Over the last sixty years, voting patterns in the United States have changed dramatically, and this is especially true in the state of Florida. Though there is some literature in the field of political science that outlines the voting and election history of Florida and identifies some trends, this literature is extremely limited and is not comprehensive of the data that is available up to the present day. This study seeks to find Florida’s voting patterns and to explain how they can be understood by both the casual observer and the political scientist. To do so, unique methodology was applied that used the "relative margin" of both a county and a region in a particular election to give the Democratic nominee’s performance context both in the election in question and in history, by comparing the actual margin of victory or defeat of the Democratic nominee to the statewide margin of victory or defeat. This was an illuminating process that ultimately revealed some truths about the election history of Florida: the counties and regions most likely to vote for Democratic nominees in the 1950s and early 1960 are now among the least likely to do so, and the counties and regions most likely to vote for Republican nominees in the 1950s and early 1960s are now considered to be "swing" or "tossup" areas that are regularly and alternatively won by Democratic and Republican nominees. Additionally, the pattern of each region in how it voted in presidential elections was compared to forty seven other states in the country to provide further context as to how the election patterns can be understood in context.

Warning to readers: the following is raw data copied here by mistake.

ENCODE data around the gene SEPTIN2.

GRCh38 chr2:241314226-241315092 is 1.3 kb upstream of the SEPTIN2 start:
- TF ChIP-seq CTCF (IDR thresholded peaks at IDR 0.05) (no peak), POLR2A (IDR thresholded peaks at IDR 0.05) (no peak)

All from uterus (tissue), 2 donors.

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Bachelor of Arts (B.A.)
College of Sciences
Length of Campus-only Access
Yeargain, Tyler Q., "Blurred (County) Lines: A Comprehensive Analysis of Voting Patterns in Florida at the County and Regional Levels from 1950 to 2012" (2015). HIM 1990-2015. 1904.